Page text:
11. Grossman D, Medical methods for first trimester abortion: RHL practical aspects, The WHO Reproductive Health Library, 2004,

12. American College of Obstetricians and Gynecologists and Society of Family Planning, Medical management of first-trimester abortion, practice bulletin, No. 143, Obstetrics and Gynecology, 2014, 123(3):676–692,

13. Guttmacher Institute, Induced abortion in the United States, Fact Sheet, Jul. 2014,

14. Gatter M, Cleland K and Nucatola DL, Efficacy and safety of medical abortion using mifepristone and buccal misoprostol through 63 days, Contraception, 2015, 91(4):269–273.

15. Gynuity Health Projects, Map of mifepristone approvals, 2015,

16. World Health Organization (WHO), Safe Abortion: Technical and Policy Guidance for Health Systems, second ed., Geneva: WHO, 2012,

17. Winikoff B and Sheldon W, Uses of medicines changing the face of abortion, International Perspectives on Sexual and Reproductive Health, 2012, 38(3):164–166.

18. Guttmacher Institute, Each year, 6.9 million women in developing countries are treated for complications from unsafe abortion, news release, Aug. 19, 2015,

19. Ngoc NT, et al., Comparing two early medical abortion regimens: mifepristone+misoprostol vs. misoprostol alone, Contraception, 2011, 83(5):410–417.

20. Hellerstein E, The rise of the DIY abortion in Texas, The Atlantic, Jun. 27, 2014,

21. Associated Press, State briefs: migrant worker faces charges, Gaffney Ledger, May 2, 2005.

22. Mishra R, DA declines to seek murder charges in abortion case, Boston Globe, Mar. 29, 2007,

23. Calhoun A, The rise of DIY abortions, New Republic, Dec. 21, 2012,

24. Bazelon E, A mother in jail for helping her daughter have an abortion, New York Times Magazine, Sept. 22, 2014,

25. Jarvie J, Murder charge dropped against Georgia woman who took pills for abortion, Los Angeles Times, Jun. 10, 2015,

26. Lee JS and Buckley C, For privacy’s sake, taking risks to end pregnancy, New York Times, Jan. 4, 2009,

27. Garcia DA and Renteria N, El Salvador woman jailed over abortion pardoned by Congress, Reuters, Jan. 21, 2015,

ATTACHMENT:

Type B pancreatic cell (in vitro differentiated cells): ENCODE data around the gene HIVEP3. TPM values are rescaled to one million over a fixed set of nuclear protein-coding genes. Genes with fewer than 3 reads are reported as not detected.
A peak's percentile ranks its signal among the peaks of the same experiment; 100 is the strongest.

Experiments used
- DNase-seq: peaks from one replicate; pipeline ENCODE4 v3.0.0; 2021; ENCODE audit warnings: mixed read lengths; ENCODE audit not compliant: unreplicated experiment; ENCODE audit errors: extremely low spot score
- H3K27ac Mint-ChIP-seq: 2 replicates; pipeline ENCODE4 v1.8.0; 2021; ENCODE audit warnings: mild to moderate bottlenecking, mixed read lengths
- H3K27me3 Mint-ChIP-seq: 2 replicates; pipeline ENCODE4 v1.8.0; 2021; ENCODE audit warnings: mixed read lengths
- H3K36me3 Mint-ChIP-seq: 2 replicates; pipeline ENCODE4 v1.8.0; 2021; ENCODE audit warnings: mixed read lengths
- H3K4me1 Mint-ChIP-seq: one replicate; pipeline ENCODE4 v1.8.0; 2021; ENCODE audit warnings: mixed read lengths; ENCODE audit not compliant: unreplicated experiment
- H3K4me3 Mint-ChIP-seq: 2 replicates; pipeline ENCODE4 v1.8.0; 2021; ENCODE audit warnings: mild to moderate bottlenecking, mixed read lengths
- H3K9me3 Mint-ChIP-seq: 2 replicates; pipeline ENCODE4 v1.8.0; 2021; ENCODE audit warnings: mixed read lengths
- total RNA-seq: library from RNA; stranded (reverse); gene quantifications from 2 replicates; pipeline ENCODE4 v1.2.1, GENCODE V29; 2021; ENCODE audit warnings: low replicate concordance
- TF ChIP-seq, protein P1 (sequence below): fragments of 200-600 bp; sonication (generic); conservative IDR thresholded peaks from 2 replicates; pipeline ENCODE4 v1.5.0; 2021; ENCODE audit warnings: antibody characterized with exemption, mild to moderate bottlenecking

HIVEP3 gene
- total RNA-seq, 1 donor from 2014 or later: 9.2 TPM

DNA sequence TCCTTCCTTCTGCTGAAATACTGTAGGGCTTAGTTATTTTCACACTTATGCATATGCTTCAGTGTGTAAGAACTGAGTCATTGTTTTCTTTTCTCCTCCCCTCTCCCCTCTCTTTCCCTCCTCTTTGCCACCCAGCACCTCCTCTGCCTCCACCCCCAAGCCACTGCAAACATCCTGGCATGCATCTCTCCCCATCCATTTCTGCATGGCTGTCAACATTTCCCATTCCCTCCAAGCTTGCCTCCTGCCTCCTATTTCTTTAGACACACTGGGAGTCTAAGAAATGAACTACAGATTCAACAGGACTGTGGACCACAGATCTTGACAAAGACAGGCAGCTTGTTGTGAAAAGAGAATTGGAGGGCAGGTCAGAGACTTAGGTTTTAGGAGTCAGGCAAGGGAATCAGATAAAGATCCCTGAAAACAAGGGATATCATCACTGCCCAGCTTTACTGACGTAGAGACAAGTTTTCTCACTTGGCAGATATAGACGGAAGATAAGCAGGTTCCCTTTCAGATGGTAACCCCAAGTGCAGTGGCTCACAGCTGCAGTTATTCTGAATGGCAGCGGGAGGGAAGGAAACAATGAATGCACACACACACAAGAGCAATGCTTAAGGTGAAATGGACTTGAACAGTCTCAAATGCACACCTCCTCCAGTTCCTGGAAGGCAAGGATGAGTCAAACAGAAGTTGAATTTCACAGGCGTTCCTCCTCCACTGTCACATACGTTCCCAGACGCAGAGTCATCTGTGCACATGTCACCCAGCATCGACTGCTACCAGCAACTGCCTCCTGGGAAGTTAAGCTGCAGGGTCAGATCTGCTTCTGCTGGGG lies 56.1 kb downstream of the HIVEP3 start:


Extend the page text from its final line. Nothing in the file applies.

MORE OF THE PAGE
28. Amnesty International, On the Brink of Death: Violence Against Women and the Abortion Ban in El Salvador, London: Amnesty International, 2014,

29. Rosas EG, El Salvador and ‘Las 17’, New York Times, Mar. 2, 2015,

30. Hayes K, Did Christine Taylor take abortion into her own hands? CBS News, Mar. 2, 2010,

31. Newman A, Pregnant? Don’t fall down the stairs, RH Reality Check, Feb. 15, 2010,

32. Associated Press, Bei Bei Shuai pleads guilty in baby’s death, Associated Press, Aug. 2, 2013,

33. Carmon I, How Indiana’s pregnancy law targets women, MSNBC, Apr. 2, 2015,

34. Chowdhury J and NBC News, Purvi Patel, sentenced to 20 years for feticide, files appeal, NBC News, May 1, 2015,

35. Paltrow LM and Flavin J, Arrests of and forced interventions on pregnant women in the United States, 1973–2005: implications for women’s legal status and public health, Journal of Health Politics, Policy and Law, 2013, 38(2):299–343.

36. American College of Obstetricians and Gynecologists, Substance abuse reporting and pregnancy: the role of the obstetrician-gynecologists, Committee Opinion Number 473, January 2011, Reaffirmed 2014,

37. Sedgh G et al., Induced abortion: incidence and trends worldwide from 1995 to 2008, The Lancet, 2012, 379(9816):625–632.

38. Guttmacher Institute, Unintended pregnancy in the United States, Fact Sheet, Jul. 2015,

39. Guttmacher Institute and World Health Organization, Facts on induced abortion worldwide, In Brief: Fact Sheet, 2012,

40. National Review, One untrue thing, National Review, Aug. 1, 2007,

41. Paltrow LM, How Indiana is making it possible to jail women for having abortions, The Public Eye, Spring 2015,